Section 7

Operating Notes and Hints

Section 7.

Operating Notes and Hints

This section is not meant to be comprehensive.

Instead, it focuses on a few areas which we feel require special attention, or where a better understanding of the function can lead to far more utility or better sound quality from the PM4000.

7.1 Console Gain Structure

In the GAIN STRUCTURE AND LEVELS section of this manual, we discuss some general considerations regarding levels and system setup. What of the proper gain structure within the PM4000? How can the many faders and other level controls that affect a given signal all be adjusted for the optimum results? These are important questions to ponder, and we hope you will take some time to study the possibilities.

7.1.1 What Is The Proper Gain Structure?

Let’s begin with the XLR channel input to the console. According to the INPUT CHARACTERISTICS chart in the SPECIFICATIONS section, the nominal input level ranges from -70 dBu (0.25 mV) to +10 dBu

(2.4 V). These are the levels that will supply the ideal signal level throughout the module with the PAD set to

0 dB or -30 dB, the input GAIN control as required, fader set to its nominal position, and no VCA groups assigned. Actually, a wider range of levels can be accommodated if the fader is adjusted to other-thannominal position; from -90 dBu (0.025 mV) minimum to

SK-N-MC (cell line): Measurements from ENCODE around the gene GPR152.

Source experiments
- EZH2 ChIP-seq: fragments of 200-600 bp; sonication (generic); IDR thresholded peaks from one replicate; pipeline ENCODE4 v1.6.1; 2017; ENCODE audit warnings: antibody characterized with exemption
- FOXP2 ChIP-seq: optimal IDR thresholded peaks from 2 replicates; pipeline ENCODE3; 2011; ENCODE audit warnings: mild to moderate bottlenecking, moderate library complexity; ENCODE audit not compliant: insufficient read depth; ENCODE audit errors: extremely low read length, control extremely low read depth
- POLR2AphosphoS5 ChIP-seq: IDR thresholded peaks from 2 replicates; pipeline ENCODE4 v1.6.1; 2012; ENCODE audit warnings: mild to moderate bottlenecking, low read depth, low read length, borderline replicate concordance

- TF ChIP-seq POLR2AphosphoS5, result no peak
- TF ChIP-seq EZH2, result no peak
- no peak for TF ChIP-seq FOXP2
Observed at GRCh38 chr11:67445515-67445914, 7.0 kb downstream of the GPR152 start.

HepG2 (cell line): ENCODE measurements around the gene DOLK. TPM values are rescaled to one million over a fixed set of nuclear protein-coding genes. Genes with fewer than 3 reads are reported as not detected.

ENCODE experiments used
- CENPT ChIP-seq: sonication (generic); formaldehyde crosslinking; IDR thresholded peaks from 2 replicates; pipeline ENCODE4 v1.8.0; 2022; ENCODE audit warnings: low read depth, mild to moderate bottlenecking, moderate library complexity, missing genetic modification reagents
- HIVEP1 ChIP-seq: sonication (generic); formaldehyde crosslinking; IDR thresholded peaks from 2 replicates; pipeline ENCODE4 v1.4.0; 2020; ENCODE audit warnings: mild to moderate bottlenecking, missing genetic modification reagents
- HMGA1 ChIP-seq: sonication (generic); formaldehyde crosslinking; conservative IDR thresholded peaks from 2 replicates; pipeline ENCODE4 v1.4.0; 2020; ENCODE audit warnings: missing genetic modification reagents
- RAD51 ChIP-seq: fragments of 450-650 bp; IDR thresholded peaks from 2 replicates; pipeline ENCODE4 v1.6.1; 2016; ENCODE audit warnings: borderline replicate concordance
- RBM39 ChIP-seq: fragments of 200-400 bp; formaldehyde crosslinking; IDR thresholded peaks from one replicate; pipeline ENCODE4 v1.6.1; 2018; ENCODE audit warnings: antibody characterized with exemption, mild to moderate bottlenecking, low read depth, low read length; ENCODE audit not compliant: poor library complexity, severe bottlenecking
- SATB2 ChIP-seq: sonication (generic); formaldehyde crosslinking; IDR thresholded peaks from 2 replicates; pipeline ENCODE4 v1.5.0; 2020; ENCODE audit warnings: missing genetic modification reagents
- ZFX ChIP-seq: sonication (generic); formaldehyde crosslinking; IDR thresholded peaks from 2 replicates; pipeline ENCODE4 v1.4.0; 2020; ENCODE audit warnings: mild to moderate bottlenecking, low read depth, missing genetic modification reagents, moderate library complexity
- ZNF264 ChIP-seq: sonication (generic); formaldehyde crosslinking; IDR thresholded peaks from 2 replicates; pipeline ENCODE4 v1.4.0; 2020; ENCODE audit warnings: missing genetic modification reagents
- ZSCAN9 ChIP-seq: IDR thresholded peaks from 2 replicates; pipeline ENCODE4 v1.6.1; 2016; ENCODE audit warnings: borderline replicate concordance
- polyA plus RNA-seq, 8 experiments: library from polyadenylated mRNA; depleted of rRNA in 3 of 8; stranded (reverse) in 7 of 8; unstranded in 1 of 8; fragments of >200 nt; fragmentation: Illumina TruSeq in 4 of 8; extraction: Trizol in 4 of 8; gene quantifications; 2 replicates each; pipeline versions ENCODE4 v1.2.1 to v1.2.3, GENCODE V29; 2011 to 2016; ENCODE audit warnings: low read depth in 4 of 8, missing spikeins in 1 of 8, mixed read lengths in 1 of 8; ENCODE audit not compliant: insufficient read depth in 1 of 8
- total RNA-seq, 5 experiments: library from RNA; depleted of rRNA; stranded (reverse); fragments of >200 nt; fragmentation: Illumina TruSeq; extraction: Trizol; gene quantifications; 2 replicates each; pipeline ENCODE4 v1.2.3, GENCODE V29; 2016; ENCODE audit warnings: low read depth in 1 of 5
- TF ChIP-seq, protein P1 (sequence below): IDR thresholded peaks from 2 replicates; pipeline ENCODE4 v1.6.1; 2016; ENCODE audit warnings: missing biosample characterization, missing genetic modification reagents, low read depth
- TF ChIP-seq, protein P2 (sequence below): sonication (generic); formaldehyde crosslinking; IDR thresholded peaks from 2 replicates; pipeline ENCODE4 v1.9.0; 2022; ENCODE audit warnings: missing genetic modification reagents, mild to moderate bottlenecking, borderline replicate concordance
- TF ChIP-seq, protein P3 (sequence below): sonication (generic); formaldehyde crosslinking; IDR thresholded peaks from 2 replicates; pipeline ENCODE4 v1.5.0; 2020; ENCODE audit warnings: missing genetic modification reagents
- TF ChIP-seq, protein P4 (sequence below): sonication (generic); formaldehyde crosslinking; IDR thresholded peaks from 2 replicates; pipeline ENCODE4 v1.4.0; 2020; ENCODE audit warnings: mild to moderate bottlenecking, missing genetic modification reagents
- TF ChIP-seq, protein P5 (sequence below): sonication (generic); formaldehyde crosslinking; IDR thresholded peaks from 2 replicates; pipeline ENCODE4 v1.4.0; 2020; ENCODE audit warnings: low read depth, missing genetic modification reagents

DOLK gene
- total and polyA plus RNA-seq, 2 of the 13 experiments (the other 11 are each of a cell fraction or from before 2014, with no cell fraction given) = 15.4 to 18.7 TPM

+24 dBu (12.3V) maximum.

What is the correct gain structure? Simply stated, it is the level at which there remains adequate headroom so that peaks can be accommodated without clipping, while at the same time there is sufficient “distance” above the noise floor that noise does not become objectionable. If a signal is too high in level (too “hot”) at a given point in the console, then peaks or, in the extreme, the entire signal, will be subject to distortion. If the signal is too low in level, there may be considerably more headroom and less risk of distortion, but the noise will be that much more noticeable, and quiet passages may be masked entirely by residual noise. The “ideal” level, then, where headroom and noise tradeoffs are optimum, is also known as the nominal level. There is no single value for the correct nominal level; it varies throughout the console. This is what the middle graph line in the GAIN STRUCTURE chart in Figure 3-??

depicts. The top graph line indicates the clipping point.